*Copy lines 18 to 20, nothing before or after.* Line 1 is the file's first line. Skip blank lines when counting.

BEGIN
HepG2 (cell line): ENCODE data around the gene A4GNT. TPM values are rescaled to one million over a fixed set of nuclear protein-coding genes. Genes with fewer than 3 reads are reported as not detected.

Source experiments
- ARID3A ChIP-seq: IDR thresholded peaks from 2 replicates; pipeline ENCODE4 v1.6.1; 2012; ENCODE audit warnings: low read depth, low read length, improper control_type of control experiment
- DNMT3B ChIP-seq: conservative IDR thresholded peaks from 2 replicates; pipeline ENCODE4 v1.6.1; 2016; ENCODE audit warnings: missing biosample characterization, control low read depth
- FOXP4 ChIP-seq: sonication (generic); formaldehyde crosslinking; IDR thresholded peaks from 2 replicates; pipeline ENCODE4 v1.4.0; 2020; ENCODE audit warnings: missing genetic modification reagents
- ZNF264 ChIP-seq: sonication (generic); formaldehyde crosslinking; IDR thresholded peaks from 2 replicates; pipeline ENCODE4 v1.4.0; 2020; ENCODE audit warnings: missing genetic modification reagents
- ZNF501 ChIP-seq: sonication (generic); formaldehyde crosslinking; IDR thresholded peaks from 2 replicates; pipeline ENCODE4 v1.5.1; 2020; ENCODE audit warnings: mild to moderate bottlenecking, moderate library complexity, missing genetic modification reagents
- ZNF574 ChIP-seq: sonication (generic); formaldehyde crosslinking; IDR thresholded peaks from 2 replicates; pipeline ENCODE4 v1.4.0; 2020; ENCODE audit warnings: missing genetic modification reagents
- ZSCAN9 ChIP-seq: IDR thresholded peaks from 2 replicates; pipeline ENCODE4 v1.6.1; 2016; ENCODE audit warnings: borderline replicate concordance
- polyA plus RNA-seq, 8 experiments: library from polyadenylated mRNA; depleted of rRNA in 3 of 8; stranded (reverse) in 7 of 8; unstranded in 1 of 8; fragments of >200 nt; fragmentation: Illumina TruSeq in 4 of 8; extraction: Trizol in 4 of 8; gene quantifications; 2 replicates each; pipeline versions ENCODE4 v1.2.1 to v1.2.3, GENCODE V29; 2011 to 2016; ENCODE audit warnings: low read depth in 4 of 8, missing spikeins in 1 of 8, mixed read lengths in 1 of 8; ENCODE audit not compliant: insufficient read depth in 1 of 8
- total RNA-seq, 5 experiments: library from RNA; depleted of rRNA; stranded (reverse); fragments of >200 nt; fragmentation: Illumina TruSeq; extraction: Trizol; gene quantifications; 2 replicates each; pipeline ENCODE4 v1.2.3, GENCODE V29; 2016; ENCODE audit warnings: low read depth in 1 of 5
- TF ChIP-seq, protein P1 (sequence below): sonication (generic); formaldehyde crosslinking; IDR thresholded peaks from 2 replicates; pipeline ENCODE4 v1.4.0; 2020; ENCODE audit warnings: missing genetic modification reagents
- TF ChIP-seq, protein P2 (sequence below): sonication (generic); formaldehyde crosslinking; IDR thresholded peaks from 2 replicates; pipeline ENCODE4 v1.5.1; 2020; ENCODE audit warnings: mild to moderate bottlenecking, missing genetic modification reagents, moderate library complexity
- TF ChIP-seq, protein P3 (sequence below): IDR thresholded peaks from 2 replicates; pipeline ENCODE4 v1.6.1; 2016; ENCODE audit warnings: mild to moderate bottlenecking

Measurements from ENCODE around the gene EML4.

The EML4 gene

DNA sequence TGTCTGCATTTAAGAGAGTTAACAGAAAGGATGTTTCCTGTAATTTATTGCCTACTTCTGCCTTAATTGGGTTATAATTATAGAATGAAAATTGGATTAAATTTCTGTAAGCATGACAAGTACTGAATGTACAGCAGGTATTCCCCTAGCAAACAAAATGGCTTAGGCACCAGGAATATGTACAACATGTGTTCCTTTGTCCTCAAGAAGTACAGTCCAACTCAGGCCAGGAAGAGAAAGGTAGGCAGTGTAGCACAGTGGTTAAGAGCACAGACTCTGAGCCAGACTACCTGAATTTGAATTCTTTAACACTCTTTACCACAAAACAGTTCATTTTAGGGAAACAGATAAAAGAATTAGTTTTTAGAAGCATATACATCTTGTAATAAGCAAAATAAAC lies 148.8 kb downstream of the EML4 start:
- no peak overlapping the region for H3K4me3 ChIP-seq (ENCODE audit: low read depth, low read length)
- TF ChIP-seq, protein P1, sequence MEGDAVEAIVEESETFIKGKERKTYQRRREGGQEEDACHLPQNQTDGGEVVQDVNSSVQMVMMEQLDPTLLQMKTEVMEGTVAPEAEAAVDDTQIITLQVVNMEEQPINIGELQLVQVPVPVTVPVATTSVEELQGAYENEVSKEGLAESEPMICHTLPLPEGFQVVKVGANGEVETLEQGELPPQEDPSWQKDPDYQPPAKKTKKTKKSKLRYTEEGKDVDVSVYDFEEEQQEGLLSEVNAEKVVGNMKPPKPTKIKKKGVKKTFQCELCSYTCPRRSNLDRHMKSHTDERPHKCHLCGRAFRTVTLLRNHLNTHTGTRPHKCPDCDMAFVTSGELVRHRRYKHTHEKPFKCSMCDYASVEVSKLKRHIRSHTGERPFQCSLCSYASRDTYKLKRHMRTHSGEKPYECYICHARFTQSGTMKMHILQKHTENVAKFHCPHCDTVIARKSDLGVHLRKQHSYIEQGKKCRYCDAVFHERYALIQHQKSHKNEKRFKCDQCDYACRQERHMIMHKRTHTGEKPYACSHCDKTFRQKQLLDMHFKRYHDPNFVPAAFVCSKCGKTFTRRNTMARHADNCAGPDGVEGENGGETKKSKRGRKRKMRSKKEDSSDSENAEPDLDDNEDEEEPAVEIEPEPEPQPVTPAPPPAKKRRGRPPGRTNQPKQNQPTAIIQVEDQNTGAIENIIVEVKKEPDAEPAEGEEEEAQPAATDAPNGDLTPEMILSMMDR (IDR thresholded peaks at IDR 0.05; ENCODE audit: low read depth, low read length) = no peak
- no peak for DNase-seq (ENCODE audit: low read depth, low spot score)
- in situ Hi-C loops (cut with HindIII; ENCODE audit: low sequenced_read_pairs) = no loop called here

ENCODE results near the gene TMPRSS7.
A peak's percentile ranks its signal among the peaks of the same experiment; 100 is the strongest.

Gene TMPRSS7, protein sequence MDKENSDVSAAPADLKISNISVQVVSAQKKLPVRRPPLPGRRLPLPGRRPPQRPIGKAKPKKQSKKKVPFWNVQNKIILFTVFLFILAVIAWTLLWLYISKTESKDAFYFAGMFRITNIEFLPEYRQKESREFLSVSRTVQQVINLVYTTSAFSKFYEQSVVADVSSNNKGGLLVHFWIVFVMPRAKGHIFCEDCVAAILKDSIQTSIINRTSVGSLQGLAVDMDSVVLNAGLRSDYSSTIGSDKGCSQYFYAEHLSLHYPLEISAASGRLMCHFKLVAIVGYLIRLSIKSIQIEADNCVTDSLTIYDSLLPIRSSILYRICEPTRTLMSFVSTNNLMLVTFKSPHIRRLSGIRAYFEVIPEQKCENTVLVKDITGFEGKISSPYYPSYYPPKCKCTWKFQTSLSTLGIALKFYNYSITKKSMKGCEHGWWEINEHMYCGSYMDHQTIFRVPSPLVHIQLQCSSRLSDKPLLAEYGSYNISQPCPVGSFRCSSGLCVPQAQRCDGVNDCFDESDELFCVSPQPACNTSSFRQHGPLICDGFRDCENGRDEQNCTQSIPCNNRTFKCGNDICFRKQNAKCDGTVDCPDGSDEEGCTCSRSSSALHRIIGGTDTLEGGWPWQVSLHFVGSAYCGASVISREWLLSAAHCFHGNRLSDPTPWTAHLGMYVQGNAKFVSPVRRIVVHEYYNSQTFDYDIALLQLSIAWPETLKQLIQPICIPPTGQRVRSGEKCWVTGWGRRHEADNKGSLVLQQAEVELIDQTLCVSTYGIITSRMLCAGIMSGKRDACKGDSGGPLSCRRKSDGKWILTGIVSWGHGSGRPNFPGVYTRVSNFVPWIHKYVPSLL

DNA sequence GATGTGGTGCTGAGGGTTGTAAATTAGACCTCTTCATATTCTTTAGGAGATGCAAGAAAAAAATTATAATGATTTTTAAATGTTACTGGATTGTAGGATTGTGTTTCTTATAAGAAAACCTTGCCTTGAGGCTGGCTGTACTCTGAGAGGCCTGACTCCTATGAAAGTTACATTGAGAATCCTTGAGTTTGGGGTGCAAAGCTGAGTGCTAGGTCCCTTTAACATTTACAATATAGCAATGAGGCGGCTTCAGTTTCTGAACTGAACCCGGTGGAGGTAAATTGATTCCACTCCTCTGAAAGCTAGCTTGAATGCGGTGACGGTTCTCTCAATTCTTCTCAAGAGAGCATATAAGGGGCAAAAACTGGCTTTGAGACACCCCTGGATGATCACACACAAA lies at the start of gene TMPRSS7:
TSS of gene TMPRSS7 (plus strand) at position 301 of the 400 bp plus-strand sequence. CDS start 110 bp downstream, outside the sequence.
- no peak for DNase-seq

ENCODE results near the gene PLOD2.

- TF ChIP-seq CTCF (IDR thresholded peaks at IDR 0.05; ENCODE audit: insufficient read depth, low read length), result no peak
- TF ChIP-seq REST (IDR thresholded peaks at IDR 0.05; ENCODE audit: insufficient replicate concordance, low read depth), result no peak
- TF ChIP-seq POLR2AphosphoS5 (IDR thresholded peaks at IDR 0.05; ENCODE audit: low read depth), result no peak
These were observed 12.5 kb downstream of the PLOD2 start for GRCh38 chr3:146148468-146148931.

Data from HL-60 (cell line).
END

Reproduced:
- no peak overlapping the region for H3K4me3 ChIP-seq (ENCODE audit: low read depth, low read length)
- TF ChIP-seq, protein P1, sequence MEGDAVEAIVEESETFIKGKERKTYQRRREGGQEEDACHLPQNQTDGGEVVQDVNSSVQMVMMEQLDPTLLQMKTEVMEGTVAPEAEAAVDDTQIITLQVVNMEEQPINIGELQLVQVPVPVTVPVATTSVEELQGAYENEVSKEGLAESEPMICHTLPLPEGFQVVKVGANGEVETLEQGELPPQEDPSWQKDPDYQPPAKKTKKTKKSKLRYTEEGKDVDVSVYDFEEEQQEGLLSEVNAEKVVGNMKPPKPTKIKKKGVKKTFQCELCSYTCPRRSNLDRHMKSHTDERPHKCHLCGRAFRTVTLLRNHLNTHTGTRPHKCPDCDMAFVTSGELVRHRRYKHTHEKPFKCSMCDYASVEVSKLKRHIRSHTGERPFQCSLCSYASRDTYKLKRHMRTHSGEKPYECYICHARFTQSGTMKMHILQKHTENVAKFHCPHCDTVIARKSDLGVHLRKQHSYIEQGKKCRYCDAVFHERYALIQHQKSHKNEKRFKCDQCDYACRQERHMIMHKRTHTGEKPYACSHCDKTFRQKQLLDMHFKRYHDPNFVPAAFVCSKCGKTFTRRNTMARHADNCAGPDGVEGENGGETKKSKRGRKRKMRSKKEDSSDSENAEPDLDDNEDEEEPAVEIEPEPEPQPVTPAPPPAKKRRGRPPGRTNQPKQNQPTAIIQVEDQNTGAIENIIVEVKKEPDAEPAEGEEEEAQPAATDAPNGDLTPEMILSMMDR (IDR thresholded peaks at IDR 0.05; ENCODE audit: low read depth, low read length) = no peak
- no peak for DNase-seq (ENCODE audit: low read depth, low spot score)